Improving diagnosis and treatment of canine heart disease

Submitting Institution

Royal Veterinary College

Unit of Assessment

Agriculture, Veterinary and Food Science

Summary Impact Type


Research Subject Area(s)

Medical and Health Sciences: Cardiorespiratory Medicine and Haematology, Clinical Sciences

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Summary of the impact

RVC research has helped transform differential diagnosis of canine heart disease, in first opinion veterinary practice, by demonstrating the value of peptide biomarkers and collaborating with diagnostics companies to ensure the findings have been translated into commercial assay kits available around the world. Contributions to major clinical trials have complemented this through improvements in canine cardiac disease treatment. This has benefitted dogs and their owners through improved and prolonged canine health; and has additionally delivered new guidance for professional practice, and economic value through increased therapeutic product sales and novel diagnostic services.

Underpinning research

Research led by Adrian Boswood, (appointed as Lecturer in Internal Medicine in 1996 and progressing to Professor of Veterinary Cardiology in 2008), has focused on improving management of small animal cardiac conditions through enhanced differential diagnosis, increasing prognostic accuracy and earlier identification of, and introduction of treatment for, sub- clinical disease. Boswood has published work which clearly defined risk factors for progression [1] in a heterogeneous population of dogs presenting to primary care practices in the UK.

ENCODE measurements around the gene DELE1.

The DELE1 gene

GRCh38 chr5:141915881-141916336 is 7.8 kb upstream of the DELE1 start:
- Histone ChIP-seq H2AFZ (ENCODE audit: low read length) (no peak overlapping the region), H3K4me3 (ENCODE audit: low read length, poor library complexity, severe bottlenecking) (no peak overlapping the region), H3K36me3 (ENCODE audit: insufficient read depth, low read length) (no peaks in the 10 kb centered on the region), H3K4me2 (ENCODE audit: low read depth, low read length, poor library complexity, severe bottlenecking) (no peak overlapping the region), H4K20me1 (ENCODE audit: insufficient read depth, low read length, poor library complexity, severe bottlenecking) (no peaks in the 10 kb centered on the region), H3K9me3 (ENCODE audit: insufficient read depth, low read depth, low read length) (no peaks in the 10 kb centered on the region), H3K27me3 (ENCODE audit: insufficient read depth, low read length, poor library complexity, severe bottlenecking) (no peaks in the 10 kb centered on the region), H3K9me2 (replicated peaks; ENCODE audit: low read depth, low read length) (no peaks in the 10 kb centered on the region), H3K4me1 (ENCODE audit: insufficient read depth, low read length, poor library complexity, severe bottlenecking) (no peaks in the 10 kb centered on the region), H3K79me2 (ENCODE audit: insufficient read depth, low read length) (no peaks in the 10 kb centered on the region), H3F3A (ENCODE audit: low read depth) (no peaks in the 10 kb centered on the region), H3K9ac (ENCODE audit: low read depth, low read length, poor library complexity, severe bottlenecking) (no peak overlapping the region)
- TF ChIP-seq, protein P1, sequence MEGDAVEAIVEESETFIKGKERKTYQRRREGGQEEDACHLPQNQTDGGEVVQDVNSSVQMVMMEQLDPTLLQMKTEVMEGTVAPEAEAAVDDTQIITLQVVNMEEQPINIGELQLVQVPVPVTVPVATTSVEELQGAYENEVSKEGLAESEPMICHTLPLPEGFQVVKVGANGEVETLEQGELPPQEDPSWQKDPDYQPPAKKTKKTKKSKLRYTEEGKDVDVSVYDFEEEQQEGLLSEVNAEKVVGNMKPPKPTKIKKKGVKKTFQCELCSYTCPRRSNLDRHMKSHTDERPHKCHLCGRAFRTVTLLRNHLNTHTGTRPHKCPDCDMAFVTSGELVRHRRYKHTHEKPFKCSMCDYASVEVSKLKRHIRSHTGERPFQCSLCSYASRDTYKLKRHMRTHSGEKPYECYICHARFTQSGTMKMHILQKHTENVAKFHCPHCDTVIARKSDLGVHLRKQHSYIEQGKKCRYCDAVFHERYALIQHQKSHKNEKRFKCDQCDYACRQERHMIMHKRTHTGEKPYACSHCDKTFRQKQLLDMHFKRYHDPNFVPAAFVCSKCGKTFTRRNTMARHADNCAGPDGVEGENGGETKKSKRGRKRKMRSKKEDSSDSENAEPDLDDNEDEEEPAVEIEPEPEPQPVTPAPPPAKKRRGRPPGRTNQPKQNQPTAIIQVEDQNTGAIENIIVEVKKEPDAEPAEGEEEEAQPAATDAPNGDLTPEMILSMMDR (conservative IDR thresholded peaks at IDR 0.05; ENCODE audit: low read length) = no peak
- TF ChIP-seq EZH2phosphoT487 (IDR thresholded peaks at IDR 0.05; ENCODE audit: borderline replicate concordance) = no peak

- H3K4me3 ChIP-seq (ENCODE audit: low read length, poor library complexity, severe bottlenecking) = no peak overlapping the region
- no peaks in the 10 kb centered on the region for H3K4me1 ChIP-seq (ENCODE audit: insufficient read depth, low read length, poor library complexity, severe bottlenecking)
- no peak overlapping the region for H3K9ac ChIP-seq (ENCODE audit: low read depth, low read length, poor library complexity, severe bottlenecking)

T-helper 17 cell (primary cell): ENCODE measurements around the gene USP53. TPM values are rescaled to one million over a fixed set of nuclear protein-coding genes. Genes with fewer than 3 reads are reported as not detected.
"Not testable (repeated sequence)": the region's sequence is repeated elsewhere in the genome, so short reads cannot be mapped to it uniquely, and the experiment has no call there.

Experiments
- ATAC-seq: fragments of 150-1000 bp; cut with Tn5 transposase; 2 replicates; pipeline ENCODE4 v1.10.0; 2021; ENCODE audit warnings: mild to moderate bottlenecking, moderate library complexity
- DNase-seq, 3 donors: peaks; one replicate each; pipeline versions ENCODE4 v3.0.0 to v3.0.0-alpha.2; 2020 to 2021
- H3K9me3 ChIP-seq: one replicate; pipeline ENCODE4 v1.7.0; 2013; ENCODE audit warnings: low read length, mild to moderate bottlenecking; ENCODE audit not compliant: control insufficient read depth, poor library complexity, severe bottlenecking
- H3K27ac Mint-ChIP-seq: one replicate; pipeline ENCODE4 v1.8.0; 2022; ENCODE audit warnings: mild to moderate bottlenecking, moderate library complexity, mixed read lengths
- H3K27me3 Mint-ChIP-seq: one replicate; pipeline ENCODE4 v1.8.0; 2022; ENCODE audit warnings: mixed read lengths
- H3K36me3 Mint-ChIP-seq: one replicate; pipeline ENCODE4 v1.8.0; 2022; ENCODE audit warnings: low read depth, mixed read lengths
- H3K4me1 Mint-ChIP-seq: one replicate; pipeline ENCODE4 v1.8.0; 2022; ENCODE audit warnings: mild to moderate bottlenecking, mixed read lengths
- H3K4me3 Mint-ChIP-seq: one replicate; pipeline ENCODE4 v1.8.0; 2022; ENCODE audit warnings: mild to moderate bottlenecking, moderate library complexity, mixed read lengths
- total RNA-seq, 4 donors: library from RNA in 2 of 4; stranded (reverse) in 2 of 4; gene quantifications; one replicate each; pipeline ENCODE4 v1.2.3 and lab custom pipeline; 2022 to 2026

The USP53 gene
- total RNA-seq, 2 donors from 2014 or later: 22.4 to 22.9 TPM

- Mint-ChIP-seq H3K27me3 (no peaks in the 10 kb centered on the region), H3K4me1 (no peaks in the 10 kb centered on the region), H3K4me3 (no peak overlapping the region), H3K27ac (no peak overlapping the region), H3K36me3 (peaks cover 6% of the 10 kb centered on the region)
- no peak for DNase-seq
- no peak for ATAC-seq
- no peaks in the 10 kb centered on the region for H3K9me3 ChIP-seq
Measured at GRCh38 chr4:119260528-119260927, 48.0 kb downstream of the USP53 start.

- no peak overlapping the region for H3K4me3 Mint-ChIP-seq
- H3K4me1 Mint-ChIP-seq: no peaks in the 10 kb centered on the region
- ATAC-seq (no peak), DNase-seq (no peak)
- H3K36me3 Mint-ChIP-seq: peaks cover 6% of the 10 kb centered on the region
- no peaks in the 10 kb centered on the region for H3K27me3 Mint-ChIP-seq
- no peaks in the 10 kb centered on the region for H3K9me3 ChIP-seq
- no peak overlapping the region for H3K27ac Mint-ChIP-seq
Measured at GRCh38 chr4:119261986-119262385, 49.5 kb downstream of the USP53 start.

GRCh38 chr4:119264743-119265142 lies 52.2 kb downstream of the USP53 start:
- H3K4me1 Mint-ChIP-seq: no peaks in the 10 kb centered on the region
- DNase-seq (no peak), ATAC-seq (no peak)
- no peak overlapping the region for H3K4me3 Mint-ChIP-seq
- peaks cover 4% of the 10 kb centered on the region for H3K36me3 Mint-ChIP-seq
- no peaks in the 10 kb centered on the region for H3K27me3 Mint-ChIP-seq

His research has focused particularly on the potential of natriuretic peptides as biomarkers and their combination with other parameters, to refine prognosis and management. Although increased concentration of atrial natriuretic peptide (ANP) was known to be associated with heart failure, its short plasma half-life and instability after collection made it impractical to use as a biomarker, and Boswood proposed that a proANP assay could have practical value. The RVC research team, collaborated with the biotechnology business, Guildhay Ltd, demonstrating that an ELISA for a proANP fragment could distinguish normal dogs from those with heart failure [2]. After further discussion between Boswood and Guildhay it was suggested that an assay for NTproBNP would be superior to a proANP assay. Such an assay was developed and shown to discriminate between respiratory and cardiac disease in dogs presenting with difficulty breathing [3], thus offering a valuable diagnostic for first opinion practice. The Guildhay assay acted as the prototype for the Idexx assay that is now marketed and used internationally.

Prospective studies of dogs in primary care practice determined the prognostic value — in predicting mortality — of measuring NT-proBNP in dogs presenting with a heart murmur, indicative of degenerative mitral valve disease (DMVD), in partnership with Idexx Laboratories and CEVA Animal Health [4]. This work has been extended to show enhanced prognostic value of combining NT-proBNP with high sensitivity cardiac troponin I in serial blood samples to identify dogs progressing to cardiac death [1].